Carnegie Mellon Students and Faculty Give High Schoolers a Real Lab Experience
By Ben Panko
Twice a year, Carnegie Mellon University faculty and students volunteer their time to give high school students from across Western Pennsylvania the opportunity to do hands-on science experiments.
For Carrie Doonan, a teaching professor and director of undergraduate laboratories in the Department of Biological Sciences, organizing this massive outreach event for more than a hundred students every semester is a labor of love and necessity. She has worked in the Mellon College of Science for 24 years and has been involved with outreach efforts in one way or another for 23 of those.
Through these years, Doonan has met many local high school teachers eager to expose their students to the wonders of science but with few resources to do so. She recalls how one teacher at a school in rural Washington County, Pa. had a total budget of $60 to fund equipment and experiments for five Advanced Placement Biology classes.
"Too often high schools don't have any science equipment so students are taught science straight from a book, and it's a disservice to them," Doonan said. "It's not until they put their hands on it and see science in action that they get stimulated and excited."
That excitement was on display when 120 students converged on the Mellon Institute over two hectic mornings last November. Students learned to use biotechnology to make bacteria glow in the dark by extracting a gene from the DNA of a fish that glows and inserting it into the bacteria.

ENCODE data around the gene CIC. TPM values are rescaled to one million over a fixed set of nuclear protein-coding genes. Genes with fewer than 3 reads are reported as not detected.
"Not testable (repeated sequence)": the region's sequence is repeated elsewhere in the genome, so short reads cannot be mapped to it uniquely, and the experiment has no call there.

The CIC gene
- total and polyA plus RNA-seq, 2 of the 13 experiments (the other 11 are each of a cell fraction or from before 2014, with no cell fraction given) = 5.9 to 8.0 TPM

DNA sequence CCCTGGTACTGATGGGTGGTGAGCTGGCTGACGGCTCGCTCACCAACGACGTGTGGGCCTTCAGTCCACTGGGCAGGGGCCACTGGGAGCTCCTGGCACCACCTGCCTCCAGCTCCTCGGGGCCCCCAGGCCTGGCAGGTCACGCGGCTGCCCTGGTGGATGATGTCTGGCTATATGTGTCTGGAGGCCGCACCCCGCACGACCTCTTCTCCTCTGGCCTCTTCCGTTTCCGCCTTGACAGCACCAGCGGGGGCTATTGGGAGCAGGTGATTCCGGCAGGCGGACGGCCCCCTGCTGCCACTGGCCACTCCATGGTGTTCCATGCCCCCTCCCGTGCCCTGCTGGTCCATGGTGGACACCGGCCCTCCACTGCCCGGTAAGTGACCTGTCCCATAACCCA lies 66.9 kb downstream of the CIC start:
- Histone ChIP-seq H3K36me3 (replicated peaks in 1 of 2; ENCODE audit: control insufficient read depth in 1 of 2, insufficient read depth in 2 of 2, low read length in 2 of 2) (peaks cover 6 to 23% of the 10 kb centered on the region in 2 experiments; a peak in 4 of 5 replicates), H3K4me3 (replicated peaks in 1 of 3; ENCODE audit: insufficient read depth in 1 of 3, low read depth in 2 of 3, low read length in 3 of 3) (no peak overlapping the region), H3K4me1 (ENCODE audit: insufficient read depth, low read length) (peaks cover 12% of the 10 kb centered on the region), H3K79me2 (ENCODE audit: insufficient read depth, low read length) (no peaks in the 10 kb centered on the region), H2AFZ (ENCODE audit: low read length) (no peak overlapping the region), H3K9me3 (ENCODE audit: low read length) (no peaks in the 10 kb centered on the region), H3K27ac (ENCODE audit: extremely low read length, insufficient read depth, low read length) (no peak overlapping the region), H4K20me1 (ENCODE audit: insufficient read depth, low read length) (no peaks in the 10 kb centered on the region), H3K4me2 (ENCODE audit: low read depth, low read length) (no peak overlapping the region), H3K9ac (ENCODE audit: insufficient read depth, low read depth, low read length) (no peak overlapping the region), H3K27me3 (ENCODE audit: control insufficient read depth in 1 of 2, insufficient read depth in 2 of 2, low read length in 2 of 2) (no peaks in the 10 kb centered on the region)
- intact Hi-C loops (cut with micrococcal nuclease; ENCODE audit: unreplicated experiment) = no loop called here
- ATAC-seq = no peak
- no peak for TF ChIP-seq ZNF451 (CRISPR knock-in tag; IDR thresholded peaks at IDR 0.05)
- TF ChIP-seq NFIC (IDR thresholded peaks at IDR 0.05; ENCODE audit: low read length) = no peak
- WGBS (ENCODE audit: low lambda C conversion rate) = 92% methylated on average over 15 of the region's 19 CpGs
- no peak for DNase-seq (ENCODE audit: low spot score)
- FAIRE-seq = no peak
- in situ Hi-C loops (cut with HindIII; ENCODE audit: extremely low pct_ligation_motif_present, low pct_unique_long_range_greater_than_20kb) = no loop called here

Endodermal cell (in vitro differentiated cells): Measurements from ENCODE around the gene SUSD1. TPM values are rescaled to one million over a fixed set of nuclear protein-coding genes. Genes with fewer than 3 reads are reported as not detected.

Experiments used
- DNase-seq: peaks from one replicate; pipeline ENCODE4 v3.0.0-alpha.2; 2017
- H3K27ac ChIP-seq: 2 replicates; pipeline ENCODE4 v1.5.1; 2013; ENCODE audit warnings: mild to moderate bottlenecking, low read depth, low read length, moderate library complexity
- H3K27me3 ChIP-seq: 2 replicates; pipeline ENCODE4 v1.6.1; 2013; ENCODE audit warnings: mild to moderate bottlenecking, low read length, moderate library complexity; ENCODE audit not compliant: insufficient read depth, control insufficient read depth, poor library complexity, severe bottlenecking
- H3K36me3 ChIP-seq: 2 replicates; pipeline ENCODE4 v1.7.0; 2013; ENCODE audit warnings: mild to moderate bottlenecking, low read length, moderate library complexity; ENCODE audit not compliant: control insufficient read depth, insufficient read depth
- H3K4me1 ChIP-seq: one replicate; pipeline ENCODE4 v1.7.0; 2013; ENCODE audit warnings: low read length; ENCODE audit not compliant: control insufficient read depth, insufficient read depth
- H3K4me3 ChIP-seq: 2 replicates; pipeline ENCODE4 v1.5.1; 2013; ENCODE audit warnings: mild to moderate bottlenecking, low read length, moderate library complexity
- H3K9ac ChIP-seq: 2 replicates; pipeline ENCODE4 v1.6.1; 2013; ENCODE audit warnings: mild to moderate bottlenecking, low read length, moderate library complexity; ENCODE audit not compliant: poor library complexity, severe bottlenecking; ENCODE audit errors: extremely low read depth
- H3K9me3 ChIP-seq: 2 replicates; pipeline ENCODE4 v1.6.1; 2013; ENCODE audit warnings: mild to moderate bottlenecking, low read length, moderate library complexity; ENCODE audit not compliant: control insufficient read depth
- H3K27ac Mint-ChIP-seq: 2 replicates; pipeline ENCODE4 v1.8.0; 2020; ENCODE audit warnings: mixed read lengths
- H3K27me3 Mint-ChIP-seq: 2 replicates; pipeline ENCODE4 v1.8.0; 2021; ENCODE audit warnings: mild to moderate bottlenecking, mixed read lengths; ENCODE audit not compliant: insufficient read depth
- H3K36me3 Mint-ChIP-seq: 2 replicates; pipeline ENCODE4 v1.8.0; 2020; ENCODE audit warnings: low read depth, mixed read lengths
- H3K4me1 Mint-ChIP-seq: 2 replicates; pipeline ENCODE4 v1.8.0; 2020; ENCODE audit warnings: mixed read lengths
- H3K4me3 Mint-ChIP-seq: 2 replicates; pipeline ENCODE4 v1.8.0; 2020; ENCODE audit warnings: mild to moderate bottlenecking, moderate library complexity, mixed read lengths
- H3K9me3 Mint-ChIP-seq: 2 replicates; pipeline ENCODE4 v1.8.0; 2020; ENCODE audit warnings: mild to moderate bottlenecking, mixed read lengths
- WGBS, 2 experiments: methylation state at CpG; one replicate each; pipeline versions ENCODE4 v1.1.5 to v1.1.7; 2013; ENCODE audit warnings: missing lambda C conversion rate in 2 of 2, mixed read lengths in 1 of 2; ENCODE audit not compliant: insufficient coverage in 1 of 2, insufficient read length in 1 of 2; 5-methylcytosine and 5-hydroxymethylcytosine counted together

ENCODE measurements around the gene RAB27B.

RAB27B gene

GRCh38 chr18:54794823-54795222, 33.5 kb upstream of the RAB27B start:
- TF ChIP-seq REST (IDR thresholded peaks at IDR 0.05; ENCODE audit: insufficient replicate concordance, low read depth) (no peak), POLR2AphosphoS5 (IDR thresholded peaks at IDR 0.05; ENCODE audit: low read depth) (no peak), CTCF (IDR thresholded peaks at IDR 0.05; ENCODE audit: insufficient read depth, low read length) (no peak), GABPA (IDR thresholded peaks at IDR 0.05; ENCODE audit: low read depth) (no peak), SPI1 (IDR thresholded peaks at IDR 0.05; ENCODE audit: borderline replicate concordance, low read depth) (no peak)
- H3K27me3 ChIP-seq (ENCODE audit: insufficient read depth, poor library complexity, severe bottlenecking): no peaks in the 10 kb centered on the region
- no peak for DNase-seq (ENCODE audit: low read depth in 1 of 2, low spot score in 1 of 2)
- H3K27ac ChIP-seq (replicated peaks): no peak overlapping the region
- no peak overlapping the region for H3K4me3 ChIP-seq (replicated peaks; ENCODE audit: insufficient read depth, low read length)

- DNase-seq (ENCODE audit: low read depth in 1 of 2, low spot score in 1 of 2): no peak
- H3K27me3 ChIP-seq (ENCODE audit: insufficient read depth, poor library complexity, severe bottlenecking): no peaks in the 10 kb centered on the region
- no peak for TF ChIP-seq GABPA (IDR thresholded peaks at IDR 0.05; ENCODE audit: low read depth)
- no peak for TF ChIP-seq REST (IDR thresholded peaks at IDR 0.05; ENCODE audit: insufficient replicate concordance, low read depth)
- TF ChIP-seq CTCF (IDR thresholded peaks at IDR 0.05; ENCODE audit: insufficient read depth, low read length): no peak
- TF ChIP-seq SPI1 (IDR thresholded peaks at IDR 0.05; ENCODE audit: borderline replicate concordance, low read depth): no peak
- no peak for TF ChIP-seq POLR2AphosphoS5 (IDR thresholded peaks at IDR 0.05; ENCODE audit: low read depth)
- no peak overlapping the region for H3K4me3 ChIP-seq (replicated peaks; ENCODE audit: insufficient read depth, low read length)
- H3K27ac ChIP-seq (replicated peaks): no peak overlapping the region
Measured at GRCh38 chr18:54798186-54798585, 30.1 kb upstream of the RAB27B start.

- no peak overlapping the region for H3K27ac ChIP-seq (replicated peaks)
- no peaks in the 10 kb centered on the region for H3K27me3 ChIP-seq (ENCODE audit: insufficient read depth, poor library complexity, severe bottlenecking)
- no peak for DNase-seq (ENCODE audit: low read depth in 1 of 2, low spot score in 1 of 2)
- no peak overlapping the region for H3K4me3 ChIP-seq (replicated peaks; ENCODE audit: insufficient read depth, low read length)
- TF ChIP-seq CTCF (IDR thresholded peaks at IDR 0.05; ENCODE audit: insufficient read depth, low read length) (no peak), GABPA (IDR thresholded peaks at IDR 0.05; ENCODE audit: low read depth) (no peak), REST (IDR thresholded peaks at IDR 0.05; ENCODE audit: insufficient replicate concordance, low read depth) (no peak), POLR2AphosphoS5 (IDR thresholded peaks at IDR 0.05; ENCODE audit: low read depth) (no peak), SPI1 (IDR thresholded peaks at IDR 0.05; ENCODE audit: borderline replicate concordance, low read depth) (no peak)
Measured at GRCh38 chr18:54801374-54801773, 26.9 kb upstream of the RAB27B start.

"The experiment shows the power of bioengineering," Doonan said.
Designing experiments complex enough to give students a taste of college-level science but simple enough to be done by novice experimenters in just three and a half hours is a challenge, Doonan said.
"I want to show them something that's very relevant to their world," Doonan explained. "That's the key."
In the program she organized for this spring, students will be working under a scenario that imagines the possibility that a person may have been exposed to the deadly virus smallpox. A vaccine exists for this eradicated disease, but it's in short supply and expensive to make. The students are tasked with testing to see whether a smallpox infection has actually occurred. This testing is done with an enzyme-linked immunosorbent assay, a procedure that looks for antibodies in bodily fluids to see whether the body is responding to an infection.
To make this program a reality, Doonan relies on scores of Carnegie Mellon faculty and students, ranging from Ph.D. candidates to first-year students to volunteer their time leading the labs and working closely with the high school students as teaching assistants.
The outreach program has expanded to tie in with the MCS core curriculum, Doonan said. First-year students can use the experience to help fulfill their community service requirement. Students also get their names listed on the Department of Biological Sciences’ website in recognition of their volunteerism.
"It's amazing to see their level of skill and development when they can explain something to students," Doonan said. "By teaching someone, you have to develop a deeper level of understanding."
Despite the time it requires, including orientation sessions before the lab days, Doonan said she always has more than enough help from the MCS student body, with 50 students total volunteering for last November's sessions.
"It just shows how special everybody is here at CMU."